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In 2015–2016, we feature presenters who will explain the “so what?” of their findings. Accordingly, we encourage audiences to consider not only the past, but also their own place in our human story.
On November 17, 2015, Aaron Wright (Archaeology Southwest) will present “Exploring and Protecting the Great Bend of the Gila.”
The Gila River’s Great Bend, in southwestern Arizona, has been a cultural crossroads for over 10,000 years. This remote area was an interface between the San Dieguito and Clovis/Folsom Paleoindian traditions, the Amargosa and Cochise traditions, and the Patayan and Hohokam farming traditions. Later, it was a frontier between O’odham and Yuman tribes as well as Spanish, Mexican, and American governments. This deep history is preserved in a wide range of stunning archaeological resources. Rock art of the Western Archaic, Hohokam, Patayan, Yavapai, Western Apache, and Immigrant Anglo cultural traditions line canyon walls. Enigmatic geoglyphs and fortified hilltops dot a landscape traversed by ancient trails and wagon roads.
To commemorate and preserve this important piece of the national portrait, U.S. Representative Raul Grijalva has introduced legislation to establish a Great Bend of the Gila National Monument. Archaeology Southwest has partnered with the National Trust for Historic Preservation and several tribal communities to support this important bill. This talk will overview the cultural and historical significance of the Great Bend and provide a status update on the national monument campaign.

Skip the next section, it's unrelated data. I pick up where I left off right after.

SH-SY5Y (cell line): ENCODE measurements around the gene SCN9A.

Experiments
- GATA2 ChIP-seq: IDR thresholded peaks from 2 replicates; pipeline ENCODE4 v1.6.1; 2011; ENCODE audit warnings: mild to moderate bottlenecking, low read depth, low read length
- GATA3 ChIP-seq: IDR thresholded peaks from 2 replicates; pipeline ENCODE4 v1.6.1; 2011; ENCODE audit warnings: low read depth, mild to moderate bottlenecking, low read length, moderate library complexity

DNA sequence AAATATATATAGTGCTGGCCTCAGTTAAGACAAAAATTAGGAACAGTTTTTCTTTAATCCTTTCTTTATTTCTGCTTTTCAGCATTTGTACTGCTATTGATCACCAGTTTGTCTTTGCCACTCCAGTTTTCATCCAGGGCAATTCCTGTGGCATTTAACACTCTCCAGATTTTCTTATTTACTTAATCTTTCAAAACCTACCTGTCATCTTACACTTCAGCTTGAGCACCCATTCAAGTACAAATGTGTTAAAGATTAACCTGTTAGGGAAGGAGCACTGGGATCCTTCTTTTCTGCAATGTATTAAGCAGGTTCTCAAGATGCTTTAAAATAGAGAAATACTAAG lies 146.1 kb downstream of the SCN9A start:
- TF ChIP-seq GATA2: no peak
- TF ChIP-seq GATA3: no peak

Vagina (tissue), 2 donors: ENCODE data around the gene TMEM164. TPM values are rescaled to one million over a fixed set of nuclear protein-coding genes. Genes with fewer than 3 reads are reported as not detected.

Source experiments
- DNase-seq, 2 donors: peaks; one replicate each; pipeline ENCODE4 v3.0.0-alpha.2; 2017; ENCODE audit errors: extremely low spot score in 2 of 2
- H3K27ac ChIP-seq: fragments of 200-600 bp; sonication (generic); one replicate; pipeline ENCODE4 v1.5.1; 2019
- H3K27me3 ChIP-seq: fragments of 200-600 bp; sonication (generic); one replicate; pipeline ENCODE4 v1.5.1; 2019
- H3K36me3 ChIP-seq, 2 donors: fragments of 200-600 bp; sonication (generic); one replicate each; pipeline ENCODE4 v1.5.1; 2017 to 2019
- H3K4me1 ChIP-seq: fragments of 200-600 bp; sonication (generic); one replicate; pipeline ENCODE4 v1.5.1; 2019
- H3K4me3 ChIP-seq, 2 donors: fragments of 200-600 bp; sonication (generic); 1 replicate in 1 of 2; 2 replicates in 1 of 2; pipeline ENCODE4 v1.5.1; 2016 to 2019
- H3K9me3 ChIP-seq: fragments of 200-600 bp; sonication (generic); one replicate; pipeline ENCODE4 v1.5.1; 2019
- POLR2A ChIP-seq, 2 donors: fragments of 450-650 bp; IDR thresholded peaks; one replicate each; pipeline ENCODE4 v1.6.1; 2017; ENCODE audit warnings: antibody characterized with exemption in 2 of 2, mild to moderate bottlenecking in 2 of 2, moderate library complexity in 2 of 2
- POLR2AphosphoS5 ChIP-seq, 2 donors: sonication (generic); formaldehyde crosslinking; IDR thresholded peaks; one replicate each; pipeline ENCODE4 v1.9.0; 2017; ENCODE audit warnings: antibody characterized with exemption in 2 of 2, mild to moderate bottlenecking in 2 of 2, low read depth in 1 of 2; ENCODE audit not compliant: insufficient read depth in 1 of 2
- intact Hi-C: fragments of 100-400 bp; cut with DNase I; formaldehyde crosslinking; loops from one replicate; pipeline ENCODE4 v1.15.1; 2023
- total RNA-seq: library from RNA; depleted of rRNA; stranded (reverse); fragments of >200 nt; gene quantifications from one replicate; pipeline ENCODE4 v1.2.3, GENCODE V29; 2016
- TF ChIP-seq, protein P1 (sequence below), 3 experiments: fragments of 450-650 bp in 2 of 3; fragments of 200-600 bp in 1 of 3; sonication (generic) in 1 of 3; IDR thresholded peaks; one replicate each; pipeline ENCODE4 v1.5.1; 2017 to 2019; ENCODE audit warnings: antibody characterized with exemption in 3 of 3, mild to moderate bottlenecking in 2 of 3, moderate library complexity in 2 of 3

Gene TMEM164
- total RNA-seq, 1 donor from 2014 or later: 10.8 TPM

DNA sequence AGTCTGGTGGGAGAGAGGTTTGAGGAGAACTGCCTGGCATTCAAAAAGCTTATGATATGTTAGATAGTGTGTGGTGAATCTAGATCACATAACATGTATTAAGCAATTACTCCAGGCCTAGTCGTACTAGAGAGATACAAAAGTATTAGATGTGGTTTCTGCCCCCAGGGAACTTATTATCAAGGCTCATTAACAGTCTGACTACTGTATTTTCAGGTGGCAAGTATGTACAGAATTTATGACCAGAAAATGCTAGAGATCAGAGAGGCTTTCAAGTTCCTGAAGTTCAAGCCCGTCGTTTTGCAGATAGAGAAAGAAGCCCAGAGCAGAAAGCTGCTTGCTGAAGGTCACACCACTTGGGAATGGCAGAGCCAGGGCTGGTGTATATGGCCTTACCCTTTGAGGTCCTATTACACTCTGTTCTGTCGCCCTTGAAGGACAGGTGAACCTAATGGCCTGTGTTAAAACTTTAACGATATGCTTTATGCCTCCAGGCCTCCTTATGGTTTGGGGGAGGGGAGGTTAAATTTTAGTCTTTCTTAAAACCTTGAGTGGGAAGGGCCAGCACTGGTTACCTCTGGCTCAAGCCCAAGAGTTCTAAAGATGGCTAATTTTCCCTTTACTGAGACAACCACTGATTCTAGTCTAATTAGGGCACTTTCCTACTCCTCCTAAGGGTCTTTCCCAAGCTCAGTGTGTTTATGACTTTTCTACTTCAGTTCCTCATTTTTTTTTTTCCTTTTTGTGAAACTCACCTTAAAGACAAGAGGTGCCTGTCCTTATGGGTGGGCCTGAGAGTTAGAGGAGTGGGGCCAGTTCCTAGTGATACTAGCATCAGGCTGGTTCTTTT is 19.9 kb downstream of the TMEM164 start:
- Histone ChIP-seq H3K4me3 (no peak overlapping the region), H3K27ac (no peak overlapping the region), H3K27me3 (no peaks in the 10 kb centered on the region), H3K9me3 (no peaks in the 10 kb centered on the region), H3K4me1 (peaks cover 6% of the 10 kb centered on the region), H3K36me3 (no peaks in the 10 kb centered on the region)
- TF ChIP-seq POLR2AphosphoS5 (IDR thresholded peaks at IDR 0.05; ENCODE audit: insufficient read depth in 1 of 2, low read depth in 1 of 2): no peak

Archaeology Café is an informal forum where adults can learn more about the Southwest’s deep history and speak directly to experts. We have based Archaeology Café on the science pub or science cafe model that developed in Europe and quickly spread to major American cities. At Archaeology Café, we break down the static, jargon-laden dynamic of traditional lectures, and have an expert share some ideas with the group in ways that get discussion going. (Food and drink make things a little livelier, too.)
The program is free, but participants are encouraged to order their own refreshments. Although kids may attend with adult supervision, Archaeology Cafés are best for adults and young adults.
If accommodation is needed due to disability, please contact Linda Pierce by email or phone, (520) 882-6946, ext. 23.
Place: We meet in the Aztec Room of Macayo’s Central, 4001 N. Central Ave., Phoenix, near the Indian School light rail stop.
Time: Presentations begin after 6:00 p.m. It is best to arrive at about 5:30 p.m. in order to get settled, as seating is open and unreserved, but limited. Share tables and make new friends!
Cost: Archaeology Café is free, but guests are encouraged to order their own refreshments from the menu. Enjoy happy hour prices!
The 2015–2016 season is made possible, in part, by Arizona Humanities.